Liberal Democrats and environmental campaigners have accused the government of “standing idly by” while England’s rivers are “poisoned”.
Thames Water has pumped at least 72 billion litres of sewage into the River Thames since 2020 – an amount roughly equal to 29,000 Olympic swimming pools.
The data was obtained by the Liberal Democrats through an environmental Freedom of Information request, as first reported by the BBC.
The water company discharged at least 14.3 billion litres of sewage into the Thames in 2022, and at least 32 billion in 2021 – making it the worst year on record for sewage discharges into the river.
But the total volume of sewage discharged is likely to be far higher than this. Thames Water only has sewage monitors to measure volume in some locations, which it used during the construction of the Thames Tideway Tunnel.
Currently, water firms have no legal obligation to report the amount of sewage discharged. They are only required to report the number of hours it was released for. However, the Liberal Democrats have been calling for water companies to be more transparent with their data on sewage spills.
Party representatives described the data they obtained from Thames Water as a “horrifying revelation” that amounted to an “environmental crime”.
Mogden near Twickenham in south-west London was the site most impacted by sewage spills since 2020. As many as 17.1 billion litres of sewage was found to have been discharged on the site.
In addition, one billion litres of sewage was dumped there in only one day, 28 January 2021.
The second most impacted site was Crossness, in east London, where more than 15.8 billion litres of sewage has been discharged since 2020.
Munira Wilson, Liberal Democrat MP for Twickenham, said the government was “standing idly by” while rivers are “poisoned”.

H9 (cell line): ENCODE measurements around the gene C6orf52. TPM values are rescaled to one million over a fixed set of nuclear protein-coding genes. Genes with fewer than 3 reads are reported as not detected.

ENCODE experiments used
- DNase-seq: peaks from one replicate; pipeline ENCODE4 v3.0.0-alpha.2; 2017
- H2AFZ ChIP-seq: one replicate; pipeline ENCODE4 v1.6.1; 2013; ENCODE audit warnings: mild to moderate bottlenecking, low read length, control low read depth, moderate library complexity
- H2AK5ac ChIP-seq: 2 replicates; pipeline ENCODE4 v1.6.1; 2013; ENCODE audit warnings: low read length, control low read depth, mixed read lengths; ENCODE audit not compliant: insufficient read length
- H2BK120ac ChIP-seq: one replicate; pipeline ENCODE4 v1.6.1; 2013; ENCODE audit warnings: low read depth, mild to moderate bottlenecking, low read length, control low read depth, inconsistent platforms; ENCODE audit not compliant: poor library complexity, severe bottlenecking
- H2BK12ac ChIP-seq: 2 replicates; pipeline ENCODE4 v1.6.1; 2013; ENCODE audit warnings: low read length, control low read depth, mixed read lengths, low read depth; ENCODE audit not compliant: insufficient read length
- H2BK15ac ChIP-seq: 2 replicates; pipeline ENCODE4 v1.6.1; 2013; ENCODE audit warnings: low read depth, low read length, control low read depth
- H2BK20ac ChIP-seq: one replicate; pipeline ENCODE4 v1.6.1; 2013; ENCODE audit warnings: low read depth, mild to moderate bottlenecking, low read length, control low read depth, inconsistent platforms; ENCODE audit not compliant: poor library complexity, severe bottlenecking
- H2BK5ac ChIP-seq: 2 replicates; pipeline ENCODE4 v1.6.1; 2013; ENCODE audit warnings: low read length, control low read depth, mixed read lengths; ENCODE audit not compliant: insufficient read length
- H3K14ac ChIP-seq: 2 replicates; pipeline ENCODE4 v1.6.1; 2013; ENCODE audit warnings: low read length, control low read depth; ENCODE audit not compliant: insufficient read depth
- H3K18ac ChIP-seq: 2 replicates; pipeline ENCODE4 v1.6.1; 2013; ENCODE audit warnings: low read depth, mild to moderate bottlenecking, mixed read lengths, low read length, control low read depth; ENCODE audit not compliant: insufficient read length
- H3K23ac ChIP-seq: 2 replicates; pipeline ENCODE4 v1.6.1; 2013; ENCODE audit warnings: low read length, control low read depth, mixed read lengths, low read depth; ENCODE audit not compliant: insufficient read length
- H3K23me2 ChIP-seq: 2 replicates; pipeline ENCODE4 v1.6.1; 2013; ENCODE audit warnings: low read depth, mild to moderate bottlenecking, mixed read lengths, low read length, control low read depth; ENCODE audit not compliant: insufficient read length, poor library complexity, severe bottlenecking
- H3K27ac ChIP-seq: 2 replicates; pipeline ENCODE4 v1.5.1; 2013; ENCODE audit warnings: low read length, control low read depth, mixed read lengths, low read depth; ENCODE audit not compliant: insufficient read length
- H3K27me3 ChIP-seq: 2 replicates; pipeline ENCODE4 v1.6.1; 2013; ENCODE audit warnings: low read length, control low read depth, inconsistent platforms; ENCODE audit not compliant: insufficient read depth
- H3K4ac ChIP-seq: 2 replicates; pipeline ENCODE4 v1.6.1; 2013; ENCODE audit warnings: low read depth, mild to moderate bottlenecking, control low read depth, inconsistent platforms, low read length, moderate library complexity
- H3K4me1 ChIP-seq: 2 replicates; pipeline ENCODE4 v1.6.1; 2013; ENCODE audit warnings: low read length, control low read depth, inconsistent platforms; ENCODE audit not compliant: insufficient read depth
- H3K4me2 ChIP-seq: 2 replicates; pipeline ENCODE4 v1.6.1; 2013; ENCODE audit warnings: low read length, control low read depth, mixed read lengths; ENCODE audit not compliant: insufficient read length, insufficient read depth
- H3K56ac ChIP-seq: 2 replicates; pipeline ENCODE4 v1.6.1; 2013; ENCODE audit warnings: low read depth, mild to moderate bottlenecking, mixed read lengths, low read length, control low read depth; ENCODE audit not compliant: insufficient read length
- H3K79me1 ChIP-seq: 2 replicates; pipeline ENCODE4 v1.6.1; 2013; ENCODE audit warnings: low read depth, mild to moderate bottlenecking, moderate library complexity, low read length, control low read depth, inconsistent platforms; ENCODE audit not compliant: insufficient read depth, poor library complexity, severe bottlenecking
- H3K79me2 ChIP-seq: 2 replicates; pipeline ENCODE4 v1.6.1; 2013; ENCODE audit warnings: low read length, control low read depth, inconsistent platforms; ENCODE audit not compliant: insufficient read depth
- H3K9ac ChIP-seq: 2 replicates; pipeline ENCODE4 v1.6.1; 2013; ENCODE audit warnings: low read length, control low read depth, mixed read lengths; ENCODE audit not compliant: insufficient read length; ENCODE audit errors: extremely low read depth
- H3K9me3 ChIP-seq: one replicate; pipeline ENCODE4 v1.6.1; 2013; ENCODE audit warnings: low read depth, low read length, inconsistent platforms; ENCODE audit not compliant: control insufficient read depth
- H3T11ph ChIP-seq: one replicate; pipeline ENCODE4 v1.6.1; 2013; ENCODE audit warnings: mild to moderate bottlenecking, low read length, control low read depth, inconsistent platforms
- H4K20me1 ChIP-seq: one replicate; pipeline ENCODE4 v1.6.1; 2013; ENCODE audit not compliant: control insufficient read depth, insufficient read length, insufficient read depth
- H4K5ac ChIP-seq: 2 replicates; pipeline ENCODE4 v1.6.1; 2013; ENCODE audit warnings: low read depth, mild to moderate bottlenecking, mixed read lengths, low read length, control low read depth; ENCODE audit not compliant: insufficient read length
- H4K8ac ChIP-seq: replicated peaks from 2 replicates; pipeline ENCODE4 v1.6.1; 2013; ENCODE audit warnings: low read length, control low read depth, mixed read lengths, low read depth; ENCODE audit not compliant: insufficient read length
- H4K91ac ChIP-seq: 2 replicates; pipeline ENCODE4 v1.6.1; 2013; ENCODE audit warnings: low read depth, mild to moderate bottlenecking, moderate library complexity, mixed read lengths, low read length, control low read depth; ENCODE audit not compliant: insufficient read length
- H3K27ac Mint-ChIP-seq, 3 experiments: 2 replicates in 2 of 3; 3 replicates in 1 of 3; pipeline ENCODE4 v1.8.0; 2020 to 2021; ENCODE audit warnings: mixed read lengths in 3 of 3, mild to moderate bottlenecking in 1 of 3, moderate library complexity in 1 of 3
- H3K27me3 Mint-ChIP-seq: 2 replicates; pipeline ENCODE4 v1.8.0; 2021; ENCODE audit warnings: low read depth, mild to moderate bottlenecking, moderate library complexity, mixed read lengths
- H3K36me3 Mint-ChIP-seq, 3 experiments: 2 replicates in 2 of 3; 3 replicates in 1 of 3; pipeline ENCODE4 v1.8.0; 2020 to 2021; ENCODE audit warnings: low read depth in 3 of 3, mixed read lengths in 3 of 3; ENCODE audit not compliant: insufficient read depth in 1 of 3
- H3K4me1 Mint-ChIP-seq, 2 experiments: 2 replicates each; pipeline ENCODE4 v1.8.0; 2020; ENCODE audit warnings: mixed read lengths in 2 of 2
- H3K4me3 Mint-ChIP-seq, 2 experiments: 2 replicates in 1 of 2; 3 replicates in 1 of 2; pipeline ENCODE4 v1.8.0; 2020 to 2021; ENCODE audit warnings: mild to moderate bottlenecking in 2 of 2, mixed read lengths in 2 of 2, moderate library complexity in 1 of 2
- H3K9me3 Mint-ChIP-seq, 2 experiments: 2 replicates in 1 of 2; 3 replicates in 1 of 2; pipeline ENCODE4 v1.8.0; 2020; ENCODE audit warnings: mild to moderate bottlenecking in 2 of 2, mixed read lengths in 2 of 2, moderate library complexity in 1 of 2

She also called for Thames Water to be “ripped up” and replaced by a “public good company”, with a board populated by environmentalists, and said that the government should force water firms to install new monitors that measure the volume of sewage discharged.
“The era of water firms putting profit before the environment must come to an end,” she said. “These water firms are committing environmental crimes which are destroying our rivers and wildlife habitats, all whilst pocketing eye-watering sums of money.
“With almost every sewage monitor unable to measure the litres of sewage discharged, this figure is likely to enter the trillions. Water firms are fitting monitors which simply aren’t up to the job and hide the true horrors of their filthy sewage habits.”
Thames Water replied by saying its monitoring system “cannot measure volumes and was not designed to do so”. It stressed that “near real-time data” is published for each of the company’s 468 permitted discharge locations, which provides the number and duration of discharges.
The company added it was planning to “upgrade over 250 of our sewage treatment works and sewers” and stressed it has “started the £100m upgrade of Mogden sewage treatment works, which will increase capacity and reduce the number of storm discharges from the site”.
It is also “increasing sewage treatment capacity at a number of our other sewage works across the Thames Valley”.
The government said it believed “the volume of sewage being discharged into our waters is utterly unacceptable” and that “water companies must not profit from environmental damage”.
“We are scrapping the cap on civil penalties, have set stringent targets for water companies to reduce storm overflows and the Environment Agency has launched the largest criminal investigation ever into potential non-compliance at wastewater treatment works,” it added.
Earlier this year it was revealed that water companies have been consistently under-reporting the number of times they cause pollution incidents and overcharging customers as a result. The data was made public by legal firm Leigh Day, which is bringing a collective case against Severn Trent Water, Thames Water, United Utilities, Anglian Water, Yorkshire Water and Northumbrian Water.
In May, Water UK, which represents England’s nine water and sewage companies, promised to undertake a huge modernisation of England’s sewer system following concerns over repeated sewage spills.
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